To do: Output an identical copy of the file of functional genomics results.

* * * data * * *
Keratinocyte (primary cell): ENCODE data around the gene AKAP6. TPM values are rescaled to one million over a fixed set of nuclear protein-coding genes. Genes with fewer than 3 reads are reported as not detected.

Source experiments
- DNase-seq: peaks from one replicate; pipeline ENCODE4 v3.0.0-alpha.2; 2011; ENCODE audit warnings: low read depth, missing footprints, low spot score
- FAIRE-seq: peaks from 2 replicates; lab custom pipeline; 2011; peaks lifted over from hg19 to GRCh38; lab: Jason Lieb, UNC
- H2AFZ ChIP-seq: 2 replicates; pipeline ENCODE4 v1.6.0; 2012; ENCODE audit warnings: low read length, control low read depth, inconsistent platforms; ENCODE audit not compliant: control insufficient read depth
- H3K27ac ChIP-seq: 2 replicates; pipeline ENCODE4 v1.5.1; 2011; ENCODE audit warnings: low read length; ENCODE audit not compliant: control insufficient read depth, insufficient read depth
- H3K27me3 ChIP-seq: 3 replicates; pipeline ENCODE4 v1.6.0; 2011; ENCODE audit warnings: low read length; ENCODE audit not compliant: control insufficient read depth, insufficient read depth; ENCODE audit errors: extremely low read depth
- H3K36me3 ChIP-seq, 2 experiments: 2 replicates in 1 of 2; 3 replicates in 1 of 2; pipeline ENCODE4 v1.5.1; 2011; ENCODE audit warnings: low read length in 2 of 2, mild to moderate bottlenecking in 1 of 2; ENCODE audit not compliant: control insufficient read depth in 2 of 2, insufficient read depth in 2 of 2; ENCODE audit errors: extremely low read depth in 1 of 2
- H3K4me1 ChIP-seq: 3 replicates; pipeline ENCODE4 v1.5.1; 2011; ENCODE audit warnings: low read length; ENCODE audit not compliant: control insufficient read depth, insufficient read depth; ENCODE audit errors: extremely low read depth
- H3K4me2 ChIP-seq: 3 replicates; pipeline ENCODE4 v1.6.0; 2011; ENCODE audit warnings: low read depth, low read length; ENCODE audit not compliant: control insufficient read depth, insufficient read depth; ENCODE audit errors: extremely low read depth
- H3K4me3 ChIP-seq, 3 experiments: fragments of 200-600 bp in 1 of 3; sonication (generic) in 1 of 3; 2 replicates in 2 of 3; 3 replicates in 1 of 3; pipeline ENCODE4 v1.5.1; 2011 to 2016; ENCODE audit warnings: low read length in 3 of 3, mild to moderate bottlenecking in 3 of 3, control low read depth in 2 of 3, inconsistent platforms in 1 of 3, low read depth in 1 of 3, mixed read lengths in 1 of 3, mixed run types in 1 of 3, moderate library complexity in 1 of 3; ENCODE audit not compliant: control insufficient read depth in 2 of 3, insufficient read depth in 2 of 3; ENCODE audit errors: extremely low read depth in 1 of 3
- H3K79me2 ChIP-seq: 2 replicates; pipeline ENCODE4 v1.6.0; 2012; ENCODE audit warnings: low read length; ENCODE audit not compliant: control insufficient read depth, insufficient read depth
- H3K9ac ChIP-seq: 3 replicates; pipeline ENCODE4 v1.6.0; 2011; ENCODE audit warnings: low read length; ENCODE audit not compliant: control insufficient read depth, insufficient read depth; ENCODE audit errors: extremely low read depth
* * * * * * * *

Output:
Keratinocyte (primary cell): ENCODE data around the gene AKAP6. TPM values are rescaled to one million over a fixed set of nuclear protein-coding genes. Genes with fewer than 3 reads are reported as not detected.

Source experiments
- DNase-seq: peaks from one replicate; pipeline ENCODE4 v3.0.0-alpha.2; 2011; ENCODE audit warnings: low read depth, missing footprints, low spot score
- FAIRE-seq: peaks from 2 replicates; lab custom pipeline; 2011; peaks lifted over from hg19 to GRCh38; lab: Jason Lieb, UNC
- H2AFZ ChIP-seq: 2 replicates; pipeline ENCODE4 v1.6.0; 2012; ENCODE audit warnings: low read length, control low read depth, inconsistent platforms; ENCODE audit not compliant: control insufficient read depth
- H3K27ac ChIP-seq: 2 replicates; pipeline ENCODE4 v1.5.1; 2011; ENCODE audit warnings: low read length; ENCODE audit not compliant: control insufficient read depth, insufficient read depth
- H3K27me3 ChIP-seq: 3 replicates; pipeline ENCODE4 v1.6.0; 2011; ENCODE audit warnings: low read length; ENCODE audit not compliant: control insufficient read depth, insufficient read depth; ENCODE audit errors: extremely low read depth
- H3K36me3 ChIP-seq, 2 experiments: 2 replicates in 1 of 2; 3 replicates in 1 of 2; pipeline ENCODE4 v1.5.1; 2011; ENCODE audit warnings: low read length in 2 of 2, mild to moderate bottlenecking in 1 of 2; ENCODE audit not compliant: control insufficient read depth in 2 of 2, insufficient read depth in 2 of 2; ENCODE audit errors: extremely low read depth in 1 of 2
- H3K4me1 ChIP-seq: 3 replicates; pipeline ENCODE4 v1.5.1; 2011; ENCODE audit warnings: low read length; ENCODE audit not compliant: control insufficient read depth, insufficient read depth; ENCODE audit errors: extremely low read depth
- H3K4me2 ChIP-seq: 3 replicates; pipeline ENCODE4 v1.6.0; 2011; ENCODE audit warnings: low read depth, low read length; ENCODE audit not compliant: control insufficient read depth, insufficient read depth; ENCODE audit errors: extremely low read depth
- H3K4me3 ChIP-seq, 3 experiments: fragments of 200-600 bp in 1 of 3; sonication (generic) in 1 of 3; 2 replicates in 2 of 3; 3 replicates in 1 of 3; pipeline ENCODE4 v1.5.1; 2011 to 2016; ENCODE audit warnings: low read length in 3 of 3, mild to moderate bottlenecking in 3 of 3, control low read depth in 2 of 3, inconsistent platforms in 1 of 3, low read depth in 1 of 3, mixed read lengths in 1 of 3, mixed run types in 1 of 3, moderate library complexity in 1 of 3; ENCODE audit not compliant: control insufficient read depth in 2 of 3, insufficient read depth in 2 of 3; ENCODE audit errors: extremely low read depth in 1 of 3
- H3K79me2 ChIP-seq: 2 replicates; pipeline ENCODE4 v1.6.0; 2012; ENCODE audit warnings: low read length; ENCODE audit not compliant: control insufficient read depth, insufficient read depth
- H3K9ac ChIP-seq: 3 replicates; pipeline ENCODE4 v1.6.0; 2011; ENCODE audit warnings: low read length; ENCODE audit not compliant: control insufficient read depth, insufficient read depth; ENCODE audit errors: extremely low read depth